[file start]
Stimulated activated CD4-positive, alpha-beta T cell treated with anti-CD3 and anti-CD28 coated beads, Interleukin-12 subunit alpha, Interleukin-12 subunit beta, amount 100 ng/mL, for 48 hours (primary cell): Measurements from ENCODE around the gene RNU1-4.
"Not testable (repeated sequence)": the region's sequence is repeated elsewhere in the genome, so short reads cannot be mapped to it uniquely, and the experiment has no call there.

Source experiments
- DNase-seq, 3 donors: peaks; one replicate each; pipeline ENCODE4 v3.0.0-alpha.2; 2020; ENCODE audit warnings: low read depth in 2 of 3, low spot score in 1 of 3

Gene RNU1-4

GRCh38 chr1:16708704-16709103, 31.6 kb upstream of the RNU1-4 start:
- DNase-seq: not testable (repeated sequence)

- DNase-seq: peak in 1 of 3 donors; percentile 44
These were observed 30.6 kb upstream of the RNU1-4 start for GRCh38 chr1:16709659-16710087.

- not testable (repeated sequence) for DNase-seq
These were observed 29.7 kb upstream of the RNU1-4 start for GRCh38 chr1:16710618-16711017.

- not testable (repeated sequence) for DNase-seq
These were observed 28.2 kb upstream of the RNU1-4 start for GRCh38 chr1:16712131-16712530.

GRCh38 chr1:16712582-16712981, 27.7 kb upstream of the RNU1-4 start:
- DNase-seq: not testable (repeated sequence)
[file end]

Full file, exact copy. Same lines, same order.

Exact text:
Stimulated activated CD4-positive, alpha-beta T cell treated with anti-CD3 and anti-CD28 coated beads, Interleukin-12 subunit alpha, Interleukin-12 subunit beta, amount 100 ng/mL, for 48 hours (primary cell): Measurements from ENCODE around the gene RNU1-4.
"Not testable (repeated sequence)": the region's sequence is repeated elsewhere in the genome, so short reads cannot be mapped to it uniquely, and the experiment has no call there.

Source experiments
- DNase-seq, 3 donors: peaks; one replicate each; pipeline ENCODE4 v3.0.0-alpha.2; 2020; ENCODE audit warnings: low read depth in 2 of 3, low spot score in 1 of 3

Gene RNU1-4

GRCh38 chr1:16708704-16709103, 31.6 kb upstream of the RNU1-4 start:
- DNase-seq: not testable (repeated sequence)

- DNase-seq: peak in 1 of 3 donors; percentile 44
These were observed 30.6 kb upstream of the RNU1-4 start for GRCh38 chr1:16709659-16710087.

- not testable (repeated sequence) for DNase-seq
These were observed 29.7 kb upstream of the RNU1-4 start for GRCh38 chr1:16710618-16711017.

- not testable (repeated sequence) for DNase-seq
These were observed 28.2 kb upstream of the RNU1-4 start for GRCh38 chr1:16712131-16712530.

GRCh38 chr1:16712582-16712981, 27.7 kb upstream of the RNU1-4 start:
- DNase-seq: not testable (repeated sequence)